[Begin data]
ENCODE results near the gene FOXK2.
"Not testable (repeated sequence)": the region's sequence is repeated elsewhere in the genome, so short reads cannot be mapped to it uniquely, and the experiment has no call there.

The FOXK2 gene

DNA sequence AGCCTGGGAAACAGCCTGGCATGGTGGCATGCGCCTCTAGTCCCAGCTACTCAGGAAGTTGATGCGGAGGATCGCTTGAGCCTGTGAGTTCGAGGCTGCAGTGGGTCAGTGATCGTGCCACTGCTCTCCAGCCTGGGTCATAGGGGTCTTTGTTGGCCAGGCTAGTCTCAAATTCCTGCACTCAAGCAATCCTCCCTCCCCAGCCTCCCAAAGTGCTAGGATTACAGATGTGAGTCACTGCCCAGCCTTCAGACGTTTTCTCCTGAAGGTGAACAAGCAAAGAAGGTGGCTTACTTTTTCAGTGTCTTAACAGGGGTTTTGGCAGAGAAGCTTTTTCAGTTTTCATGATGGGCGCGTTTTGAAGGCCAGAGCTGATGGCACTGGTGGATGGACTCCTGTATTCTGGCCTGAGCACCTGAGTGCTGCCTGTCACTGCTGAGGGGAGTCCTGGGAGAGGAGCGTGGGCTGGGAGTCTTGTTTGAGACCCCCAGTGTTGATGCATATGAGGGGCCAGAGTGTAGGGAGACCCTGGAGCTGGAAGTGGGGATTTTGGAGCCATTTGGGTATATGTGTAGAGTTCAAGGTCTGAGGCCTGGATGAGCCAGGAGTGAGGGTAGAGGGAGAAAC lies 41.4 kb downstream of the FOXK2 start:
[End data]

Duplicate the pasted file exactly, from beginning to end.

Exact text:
ENCODE results near the gene FOXK2.
"Not testable (repeated sequence)": the region's sequence is repeated elsewhere in the genome, so short reads cannot be mapped to it uniquely, and the experiment has no call there.

The FOXK2 gene

DNA sequence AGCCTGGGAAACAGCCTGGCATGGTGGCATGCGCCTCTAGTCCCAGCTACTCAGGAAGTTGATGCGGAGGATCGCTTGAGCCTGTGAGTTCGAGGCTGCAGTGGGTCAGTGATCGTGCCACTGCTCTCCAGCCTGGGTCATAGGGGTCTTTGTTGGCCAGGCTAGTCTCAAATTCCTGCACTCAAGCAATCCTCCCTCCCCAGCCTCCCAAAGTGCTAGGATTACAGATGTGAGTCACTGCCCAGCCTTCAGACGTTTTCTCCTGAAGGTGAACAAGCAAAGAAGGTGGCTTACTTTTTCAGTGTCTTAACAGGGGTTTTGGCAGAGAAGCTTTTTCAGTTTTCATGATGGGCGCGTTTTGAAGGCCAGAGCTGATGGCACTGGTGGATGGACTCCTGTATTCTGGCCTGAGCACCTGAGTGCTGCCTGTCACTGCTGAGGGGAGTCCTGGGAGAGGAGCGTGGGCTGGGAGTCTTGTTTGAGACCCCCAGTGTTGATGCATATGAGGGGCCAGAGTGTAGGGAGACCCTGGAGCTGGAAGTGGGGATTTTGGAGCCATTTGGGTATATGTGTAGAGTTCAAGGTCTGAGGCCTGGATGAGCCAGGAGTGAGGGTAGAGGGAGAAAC lies 41.4 kb downstream of the FOXK2 start: